Political Tidbits is the prestigious column of Belinda Olivares-Cunanan that ran for 25 continuous years in the op-ed page of the Philippine Daily Inquirer, the newspaper that she helped put up with its multi-awarded founder, the legendary Eugenia Duran-Apostol, in December 1985, just two months before the EDSA Revolution.

Saturday, October 22, 2016

Did President Digong raise query on why illegal drugs find their way to PH from China? Another: why isn't it respecting in public statements recent Hague arbitral decision vs.its incursions in West PH Sea? China rates -36 in recent SWS survey of 1,200 Filipinos, which the infatuated President Digong should pay heed to. But there's also "blooming romance" between him and Russia's Putin, according to Standard. Infatuation, be it in love or war, can be dangerous, while romance a-blooming bears watching too.

Listening to President Duterte over the past days as he "pivots" (to use a popular word these days) to China and attacks the US, I'm reminded of the man who dumps his aging, unattractive partner for a serious infatuation with a seductive, ultra-generous young thing. The guy appears to be insanely in love with this younger woman, but the question is, how long would the infatuation last? Would he ultimately return to his older partner when the momentary thrill wears off? 

In fact the Inquirer photo today (Saturday, Oct. 22), showing President Digong and Chinese President Xi Jinping and other officials gazing at basketball superstar Yao Ming, their eyes clearly leveled only up to the giant athlete's elbows, seems to say it all about our leader's infatuation with China. Would disillusion with our northern giant neighbor eventually set in, throwing him back to good old USA's embrace?


One wonders if, during Mr. Duterte's state visit to Beijing, hard questions were asked. For instance, everyone knows that China has been the major source of illegal drugs for PH. Interestingly, it has now pledged US$9 billion to help in our development and, most significantly and ironically, in our acute need to rehabilitate perhaps millions of Filipinos who have been involved in illegal drug use.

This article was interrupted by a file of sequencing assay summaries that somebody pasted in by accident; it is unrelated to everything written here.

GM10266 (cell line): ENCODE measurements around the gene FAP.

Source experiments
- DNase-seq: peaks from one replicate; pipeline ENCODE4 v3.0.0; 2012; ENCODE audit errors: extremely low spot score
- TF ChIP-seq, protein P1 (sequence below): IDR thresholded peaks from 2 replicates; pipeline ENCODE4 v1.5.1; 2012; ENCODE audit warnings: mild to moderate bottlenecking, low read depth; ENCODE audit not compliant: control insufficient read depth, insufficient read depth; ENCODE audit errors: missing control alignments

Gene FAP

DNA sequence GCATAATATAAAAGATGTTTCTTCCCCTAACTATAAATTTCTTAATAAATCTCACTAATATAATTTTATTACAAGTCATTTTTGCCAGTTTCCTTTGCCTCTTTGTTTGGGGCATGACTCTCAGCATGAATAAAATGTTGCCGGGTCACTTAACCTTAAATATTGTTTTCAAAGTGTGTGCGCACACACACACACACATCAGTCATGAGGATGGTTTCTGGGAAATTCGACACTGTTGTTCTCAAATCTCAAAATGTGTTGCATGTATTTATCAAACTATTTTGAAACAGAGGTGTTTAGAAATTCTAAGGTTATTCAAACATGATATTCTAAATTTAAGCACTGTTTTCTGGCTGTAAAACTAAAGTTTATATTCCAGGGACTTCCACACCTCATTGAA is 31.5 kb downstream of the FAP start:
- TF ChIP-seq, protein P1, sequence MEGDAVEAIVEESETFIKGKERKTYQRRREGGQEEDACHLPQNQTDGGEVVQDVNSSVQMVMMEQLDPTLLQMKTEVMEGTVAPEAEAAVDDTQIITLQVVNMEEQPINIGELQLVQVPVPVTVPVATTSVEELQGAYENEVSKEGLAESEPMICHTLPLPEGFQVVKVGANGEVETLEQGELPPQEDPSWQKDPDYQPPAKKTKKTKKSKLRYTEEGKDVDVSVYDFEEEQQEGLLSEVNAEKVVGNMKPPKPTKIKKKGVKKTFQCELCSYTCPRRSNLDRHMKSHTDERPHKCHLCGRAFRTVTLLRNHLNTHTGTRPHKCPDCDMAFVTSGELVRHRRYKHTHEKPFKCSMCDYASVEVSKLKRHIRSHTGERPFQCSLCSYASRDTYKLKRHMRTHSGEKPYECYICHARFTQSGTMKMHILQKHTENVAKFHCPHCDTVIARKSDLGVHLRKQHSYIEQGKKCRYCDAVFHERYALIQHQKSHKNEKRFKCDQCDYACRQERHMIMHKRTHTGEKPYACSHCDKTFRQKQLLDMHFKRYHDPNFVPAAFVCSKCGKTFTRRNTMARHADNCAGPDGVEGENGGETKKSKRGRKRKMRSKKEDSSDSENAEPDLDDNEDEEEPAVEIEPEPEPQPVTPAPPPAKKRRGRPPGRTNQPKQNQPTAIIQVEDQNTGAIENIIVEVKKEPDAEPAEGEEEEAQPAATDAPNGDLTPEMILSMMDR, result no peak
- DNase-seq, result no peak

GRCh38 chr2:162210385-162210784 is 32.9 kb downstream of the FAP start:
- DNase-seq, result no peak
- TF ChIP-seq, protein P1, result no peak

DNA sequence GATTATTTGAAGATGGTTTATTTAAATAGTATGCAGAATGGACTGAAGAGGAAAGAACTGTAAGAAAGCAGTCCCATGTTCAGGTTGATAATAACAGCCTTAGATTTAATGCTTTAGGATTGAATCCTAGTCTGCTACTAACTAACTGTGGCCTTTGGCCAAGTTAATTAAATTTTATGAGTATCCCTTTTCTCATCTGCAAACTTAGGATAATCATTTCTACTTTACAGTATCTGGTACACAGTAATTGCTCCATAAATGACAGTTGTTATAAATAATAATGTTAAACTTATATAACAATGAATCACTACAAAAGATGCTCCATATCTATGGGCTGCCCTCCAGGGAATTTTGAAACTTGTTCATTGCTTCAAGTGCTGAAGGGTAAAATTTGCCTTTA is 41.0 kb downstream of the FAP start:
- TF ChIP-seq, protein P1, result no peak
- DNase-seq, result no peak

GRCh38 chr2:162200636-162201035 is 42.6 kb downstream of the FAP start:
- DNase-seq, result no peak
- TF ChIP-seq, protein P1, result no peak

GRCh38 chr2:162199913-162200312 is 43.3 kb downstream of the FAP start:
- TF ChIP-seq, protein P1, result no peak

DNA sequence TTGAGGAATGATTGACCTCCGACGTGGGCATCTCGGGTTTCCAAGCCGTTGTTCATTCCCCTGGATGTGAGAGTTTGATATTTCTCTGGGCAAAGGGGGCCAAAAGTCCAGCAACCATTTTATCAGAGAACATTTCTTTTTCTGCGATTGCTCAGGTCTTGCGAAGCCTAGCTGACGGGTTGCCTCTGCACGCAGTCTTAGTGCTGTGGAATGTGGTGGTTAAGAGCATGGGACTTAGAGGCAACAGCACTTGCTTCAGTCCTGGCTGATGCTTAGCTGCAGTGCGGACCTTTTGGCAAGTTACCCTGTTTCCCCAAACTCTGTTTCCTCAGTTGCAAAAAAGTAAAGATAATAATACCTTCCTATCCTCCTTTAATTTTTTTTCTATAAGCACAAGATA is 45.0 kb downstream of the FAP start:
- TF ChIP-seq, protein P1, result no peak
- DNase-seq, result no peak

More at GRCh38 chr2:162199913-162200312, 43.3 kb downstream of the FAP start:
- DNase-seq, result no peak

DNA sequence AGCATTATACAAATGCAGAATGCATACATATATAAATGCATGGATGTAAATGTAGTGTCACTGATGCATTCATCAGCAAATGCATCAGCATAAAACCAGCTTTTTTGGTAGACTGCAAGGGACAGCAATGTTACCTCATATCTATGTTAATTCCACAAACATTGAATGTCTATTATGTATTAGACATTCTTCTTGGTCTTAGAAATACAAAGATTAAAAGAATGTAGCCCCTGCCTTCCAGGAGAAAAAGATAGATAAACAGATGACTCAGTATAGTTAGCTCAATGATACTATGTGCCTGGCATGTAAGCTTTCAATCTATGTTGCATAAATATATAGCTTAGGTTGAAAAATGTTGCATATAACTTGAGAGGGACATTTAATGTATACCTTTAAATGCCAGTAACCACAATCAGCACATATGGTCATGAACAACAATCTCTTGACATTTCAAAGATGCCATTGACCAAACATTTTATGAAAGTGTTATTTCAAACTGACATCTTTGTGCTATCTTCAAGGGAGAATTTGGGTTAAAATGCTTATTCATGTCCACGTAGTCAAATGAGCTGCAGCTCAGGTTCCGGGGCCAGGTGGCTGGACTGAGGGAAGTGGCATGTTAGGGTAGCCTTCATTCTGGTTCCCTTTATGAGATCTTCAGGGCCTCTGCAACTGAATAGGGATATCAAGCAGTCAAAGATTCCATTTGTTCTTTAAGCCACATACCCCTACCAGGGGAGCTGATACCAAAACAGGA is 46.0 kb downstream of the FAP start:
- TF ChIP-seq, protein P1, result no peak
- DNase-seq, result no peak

But we have to go to the basic question: has Mr. Duterte raised with China the issue of illegal drug trade carried out by Chinese nationals to PH, as an opposition member of the House of Representatives has stressed? One has only to see that some of the most prominent drug-traffickers in the National Bilibid Prison are of Chinese descent to realize this. 

Some years back, I was in the southern city of Guangzhou in China and I learned from our consul there that over a hundred Filipino drug mules were languishing in prisons there, awaiting final sentence. Was this issue taken up during Mr. Duterte's visit and did he plead for clemency for those who were mere innocent tools (or unwitting fools), as is customary in state visits? 


What about the issue of Scarborough and other islets in the West Philippine Sea? Was this discussed during the visit? While Mr. Duterte was there, an announcement came from the Chinese ministry that the Chinese are going to allow Filipino fishermen to fish in these disputed areas.  

The popular reaction in our country is that those waters---only 260 km. from the Zambales shores--- are OUR WATERS, THE TRADITIONAL FISHING GROUNDS OF OUR PEOPLE SINCE THE DAWN OF TIME. This was clearly spelled out in the stunning victory of PH vs. China in the decision of the UNCLOS-backed  Permanent Committee on Arbitration in The Hague, declaring Chinese incursions there illegal. The query in many minds: why are we accepting "permission" from China for use of our own waters? 


When China committed to fund some $24 billion worth of mega- project loans and services---proposed investments up to $15 billion and $9 billion worth of credit facilities---during Mr. Duterte's state visit to Beijing, he became quite euphoric and announced to the world our country's military and economic "separation" from the US, its ally for the past 50 years. In fact Mr. Duterte's embrace expansively plans to include another US rival, Russia. 

Thus, while he appears truly infatuated with our powerful neighbor to the north, the Manila Standard (Sunday, Oct. 23) already bannered the "Blooming Romance" between Vladimir Putin and Digong. Thus, in his very words: "...There are three of us against the world---China, Philippines and Russia. It's the only way."